USAID works alongside Mexican teams to rescue, rebuild

U.S. structural engineers and disaster experts are on the ground in Mexico City working with the Mexican government to make sure that it’s safe for people affected by the September 19 earthquake to return to their homes and offices.

At the same time, specialized teams with the U.S. Agency for International Development and their Mexican counterparts continue to search for possible survivors from the 7.1 magnitude earthquake that struck Mexico City and surrounding areas.

People wearing safety gear standing amid rubble and broken buildings (USAID Office of U.S. Foreign Disaster Assistance)
Rescue teams search for survivors in buildings flattened by the earthquake. (USAID Office of U.S. Foreign Disaster Assistance)

USAID’s specialized Disaster Assistance Response Team arrived in Mexico on September 20, the day after the quake killed more than 300 people in the area and damaged hundreds of buildings. The team brought 28,000 kilograms of tools, including listening devices, search cameras, hydraulic jackhammers, drills, and other equipment and medical supplies.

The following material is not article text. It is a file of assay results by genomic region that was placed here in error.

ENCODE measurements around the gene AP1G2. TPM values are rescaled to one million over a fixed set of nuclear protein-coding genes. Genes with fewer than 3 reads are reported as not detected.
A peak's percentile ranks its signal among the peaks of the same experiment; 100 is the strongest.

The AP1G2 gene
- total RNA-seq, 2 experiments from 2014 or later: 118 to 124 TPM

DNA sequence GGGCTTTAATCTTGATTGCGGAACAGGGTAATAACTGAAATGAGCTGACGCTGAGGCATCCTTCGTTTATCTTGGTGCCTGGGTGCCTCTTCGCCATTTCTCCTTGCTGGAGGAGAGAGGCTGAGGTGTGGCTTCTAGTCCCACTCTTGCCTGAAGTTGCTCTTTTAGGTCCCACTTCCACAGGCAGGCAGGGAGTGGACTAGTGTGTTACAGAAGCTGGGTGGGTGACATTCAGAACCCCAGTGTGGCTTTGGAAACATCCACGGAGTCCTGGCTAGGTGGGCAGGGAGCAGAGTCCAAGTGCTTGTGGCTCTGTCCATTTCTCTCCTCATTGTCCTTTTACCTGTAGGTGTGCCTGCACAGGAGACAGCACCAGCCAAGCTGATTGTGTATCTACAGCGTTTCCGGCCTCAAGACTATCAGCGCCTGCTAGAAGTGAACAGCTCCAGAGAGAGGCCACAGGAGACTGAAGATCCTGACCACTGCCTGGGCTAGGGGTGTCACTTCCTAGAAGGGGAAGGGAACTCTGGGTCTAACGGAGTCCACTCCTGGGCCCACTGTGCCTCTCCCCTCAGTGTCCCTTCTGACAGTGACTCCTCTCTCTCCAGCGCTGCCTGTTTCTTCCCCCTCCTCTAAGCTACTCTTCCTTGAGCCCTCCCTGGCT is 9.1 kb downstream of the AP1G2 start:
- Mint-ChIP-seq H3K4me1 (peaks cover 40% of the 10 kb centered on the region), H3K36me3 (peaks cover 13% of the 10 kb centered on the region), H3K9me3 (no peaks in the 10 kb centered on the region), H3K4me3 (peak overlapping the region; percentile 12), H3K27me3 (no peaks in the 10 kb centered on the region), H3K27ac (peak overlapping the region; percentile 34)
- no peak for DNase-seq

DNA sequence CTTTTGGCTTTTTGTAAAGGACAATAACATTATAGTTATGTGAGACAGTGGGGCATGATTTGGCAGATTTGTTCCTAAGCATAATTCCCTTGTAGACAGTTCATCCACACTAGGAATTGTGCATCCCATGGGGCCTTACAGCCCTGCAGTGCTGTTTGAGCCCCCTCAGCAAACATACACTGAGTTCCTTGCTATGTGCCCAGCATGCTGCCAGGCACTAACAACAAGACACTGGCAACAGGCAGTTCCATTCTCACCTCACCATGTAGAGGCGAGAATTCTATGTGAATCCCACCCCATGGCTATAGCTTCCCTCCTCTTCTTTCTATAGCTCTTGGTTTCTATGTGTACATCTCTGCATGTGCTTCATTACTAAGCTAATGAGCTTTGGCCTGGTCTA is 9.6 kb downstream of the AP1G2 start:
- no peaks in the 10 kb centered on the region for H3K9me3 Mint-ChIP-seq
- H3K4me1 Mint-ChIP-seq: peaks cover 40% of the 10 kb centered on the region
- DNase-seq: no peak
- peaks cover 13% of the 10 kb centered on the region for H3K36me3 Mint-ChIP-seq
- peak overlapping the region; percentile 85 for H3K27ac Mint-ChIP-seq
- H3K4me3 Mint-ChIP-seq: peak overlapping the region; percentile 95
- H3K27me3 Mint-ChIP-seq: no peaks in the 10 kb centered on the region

Also working with USAID and local Mexican authorities: 67 people and five canines from the Los Angeles County Fire Department. The dogs are trained to find victims trapped under the rubble and, like the people, work alongside their Mexican counterparts.

The U.S. offered support to Mexico shortly after the earthquake. “God bless the people of Mexico City,” President Trump sent via tweet on September 19. “We are with you and will be there for you.”

USAID currently has six Disaster Assistance Response Teams deployed around the world, including in Caribbean countries hit by hurricanes this month. USAID’s Office of U.S. Foreign Disaster Assistance leads and coordinates the U.S. government’s response to international disasters. USAID typically responds to 65 disasters in more than 50 countries every year.